The two situations, as described in Parts 1 & 2, are identical.
Were your choices consistent? If you chose A in part 1 and A' in part 2, then your choices were consistent. The Part 1 decision and the Part 2 decision are identical, just worded differently.
Most of the human race would choose inconsistently. Don't be surprised if you are among them.
The expected number of survivors in A and A', B and B' is also the same: 200, and the expected number of deaths is 400 in each case.
A and A' have one possible outcome: 200 live and 400 die. B and B' present two probabilistic outcomes: there is some chance that all of them will live, and a larger chance that all of them will die.
If you chose A and A', then, in effect, you chose for 200 people to live and 400 to die, with certainty.
According to Kahneman "Thinking Fast and Slow" , this is an example of the effect of "framing". Presented with Part 1, which presents in the frame of surviving (surviving is "good"), most people will choose A. The same people, then presented with Part 2, which presents in the frame of dying (dying is "bad"), will choose B' and take the long odds of saving everybody. This tendency holds true for public-health officers, MBA students, cab drivers, everybody. (The response also holds true when separate samples of respondents are asked to decide on Parts 1 and 2.)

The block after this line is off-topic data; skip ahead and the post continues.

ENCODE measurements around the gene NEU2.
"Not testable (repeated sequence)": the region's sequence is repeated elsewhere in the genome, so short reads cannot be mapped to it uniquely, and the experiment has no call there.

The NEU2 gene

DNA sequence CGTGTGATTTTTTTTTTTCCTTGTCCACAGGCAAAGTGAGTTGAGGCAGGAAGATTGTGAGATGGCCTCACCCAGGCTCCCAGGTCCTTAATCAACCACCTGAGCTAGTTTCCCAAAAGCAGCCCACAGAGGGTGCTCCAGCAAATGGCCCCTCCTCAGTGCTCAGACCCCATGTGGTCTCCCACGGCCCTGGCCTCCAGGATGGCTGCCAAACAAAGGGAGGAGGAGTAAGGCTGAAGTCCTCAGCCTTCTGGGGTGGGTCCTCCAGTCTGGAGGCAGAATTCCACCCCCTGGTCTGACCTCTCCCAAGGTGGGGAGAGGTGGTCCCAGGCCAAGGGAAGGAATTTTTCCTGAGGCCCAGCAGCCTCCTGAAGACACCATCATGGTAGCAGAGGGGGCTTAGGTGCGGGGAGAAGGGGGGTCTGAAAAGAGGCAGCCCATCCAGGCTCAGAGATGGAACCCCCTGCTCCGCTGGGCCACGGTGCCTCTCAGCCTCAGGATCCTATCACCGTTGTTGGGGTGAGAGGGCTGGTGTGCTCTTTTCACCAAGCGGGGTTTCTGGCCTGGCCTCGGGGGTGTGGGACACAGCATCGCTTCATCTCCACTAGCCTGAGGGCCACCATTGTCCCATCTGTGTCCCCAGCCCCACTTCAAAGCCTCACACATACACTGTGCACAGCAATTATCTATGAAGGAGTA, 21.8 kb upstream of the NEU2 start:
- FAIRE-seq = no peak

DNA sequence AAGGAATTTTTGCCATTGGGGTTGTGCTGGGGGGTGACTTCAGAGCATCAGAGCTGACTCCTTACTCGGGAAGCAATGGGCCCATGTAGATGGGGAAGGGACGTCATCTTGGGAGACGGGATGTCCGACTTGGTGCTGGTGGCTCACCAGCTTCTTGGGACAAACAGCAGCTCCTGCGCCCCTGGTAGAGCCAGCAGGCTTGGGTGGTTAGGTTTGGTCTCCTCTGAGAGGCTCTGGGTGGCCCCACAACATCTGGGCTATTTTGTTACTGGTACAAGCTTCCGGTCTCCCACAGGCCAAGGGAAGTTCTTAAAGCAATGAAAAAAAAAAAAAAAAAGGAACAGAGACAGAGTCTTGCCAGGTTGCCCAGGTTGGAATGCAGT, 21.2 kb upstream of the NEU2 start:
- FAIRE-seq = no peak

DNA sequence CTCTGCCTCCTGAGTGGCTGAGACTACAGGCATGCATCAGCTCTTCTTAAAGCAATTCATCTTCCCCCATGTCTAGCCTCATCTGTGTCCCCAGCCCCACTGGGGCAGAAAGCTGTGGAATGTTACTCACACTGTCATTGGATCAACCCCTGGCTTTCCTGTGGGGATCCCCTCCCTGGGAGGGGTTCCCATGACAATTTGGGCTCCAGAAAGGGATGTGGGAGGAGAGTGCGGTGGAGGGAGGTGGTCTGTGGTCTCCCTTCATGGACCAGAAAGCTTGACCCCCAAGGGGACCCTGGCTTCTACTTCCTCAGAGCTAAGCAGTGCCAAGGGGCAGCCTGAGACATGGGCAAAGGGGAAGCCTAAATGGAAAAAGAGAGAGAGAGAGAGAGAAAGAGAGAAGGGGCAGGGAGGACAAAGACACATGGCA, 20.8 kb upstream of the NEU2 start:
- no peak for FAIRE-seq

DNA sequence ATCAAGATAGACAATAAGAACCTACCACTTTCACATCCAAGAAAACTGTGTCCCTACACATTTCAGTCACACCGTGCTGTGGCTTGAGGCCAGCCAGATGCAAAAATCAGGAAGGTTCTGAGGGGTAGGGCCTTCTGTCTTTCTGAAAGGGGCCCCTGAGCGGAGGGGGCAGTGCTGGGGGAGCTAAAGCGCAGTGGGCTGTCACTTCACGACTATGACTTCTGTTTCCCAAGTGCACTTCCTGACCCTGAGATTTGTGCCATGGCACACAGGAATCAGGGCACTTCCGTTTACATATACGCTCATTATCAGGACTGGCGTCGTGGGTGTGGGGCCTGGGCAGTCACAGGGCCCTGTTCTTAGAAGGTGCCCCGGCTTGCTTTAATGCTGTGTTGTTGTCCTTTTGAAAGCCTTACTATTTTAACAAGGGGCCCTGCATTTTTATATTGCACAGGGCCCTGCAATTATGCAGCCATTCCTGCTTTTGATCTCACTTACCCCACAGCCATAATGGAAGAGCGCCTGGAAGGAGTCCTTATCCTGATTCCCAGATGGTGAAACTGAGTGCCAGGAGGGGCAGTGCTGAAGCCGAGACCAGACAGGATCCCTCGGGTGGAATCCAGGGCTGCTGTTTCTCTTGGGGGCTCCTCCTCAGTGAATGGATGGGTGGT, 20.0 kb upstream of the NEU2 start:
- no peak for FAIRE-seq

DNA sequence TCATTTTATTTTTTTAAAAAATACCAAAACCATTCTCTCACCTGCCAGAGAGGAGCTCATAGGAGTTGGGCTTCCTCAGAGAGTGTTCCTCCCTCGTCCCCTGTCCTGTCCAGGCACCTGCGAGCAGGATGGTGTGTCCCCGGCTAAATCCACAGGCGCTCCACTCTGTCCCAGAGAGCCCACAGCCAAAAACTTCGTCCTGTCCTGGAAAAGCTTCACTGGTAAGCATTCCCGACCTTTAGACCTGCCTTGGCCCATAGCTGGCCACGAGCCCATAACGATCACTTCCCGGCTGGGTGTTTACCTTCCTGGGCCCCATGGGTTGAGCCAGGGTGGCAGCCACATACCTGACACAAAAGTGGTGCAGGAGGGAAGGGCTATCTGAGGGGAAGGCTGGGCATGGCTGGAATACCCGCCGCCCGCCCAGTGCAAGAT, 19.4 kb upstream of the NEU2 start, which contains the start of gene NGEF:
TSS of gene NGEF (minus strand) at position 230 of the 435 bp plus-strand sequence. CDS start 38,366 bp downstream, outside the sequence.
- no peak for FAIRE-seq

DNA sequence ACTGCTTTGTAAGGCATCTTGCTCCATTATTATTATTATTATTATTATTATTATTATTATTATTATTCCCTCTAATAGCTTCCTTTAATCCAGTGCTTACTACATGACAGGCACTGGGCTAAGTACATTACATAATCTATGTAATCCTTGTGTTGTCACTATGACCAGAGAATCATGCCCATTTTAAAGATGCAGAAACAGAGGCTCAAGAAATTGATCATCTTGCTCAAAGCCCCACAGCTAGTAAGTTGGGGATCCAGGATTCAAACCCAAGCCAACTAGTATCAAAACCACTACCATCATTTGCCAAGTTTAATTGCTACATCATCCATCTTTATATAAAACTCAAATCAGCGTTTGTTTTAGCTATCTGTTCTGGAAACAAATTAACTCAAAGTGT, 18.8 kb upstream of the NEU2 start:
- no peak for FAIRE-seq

Kahneman's explanation is that our minds resolve decisions "between gambles and sure things differently, depending on whether the outcomes are good or bad. Decision makers tend to prefer the sure thing over the gamble (they are risk averse) when the outcomes are good. They tend to reject the sure thing and accept the gamble (they are risk seeking) when both outcomes are negative.
This dismays us. How could people who make even the most important decisions be swayed by such a superficial manipulation? But this is how human minds work.
Our best strategy: remain aware of and accept and cope with this human inconsistency.
Looking for Part 2? Click Here.
Looking for Part 1? Click Here.
Daniel Kahneman presented this thought experiment in his book "Thinking, Fast and Slow" http://smile.amazon.com/dp/0374533555
Photo: San Francisco Department of Public Health http://www.sfcdcp.org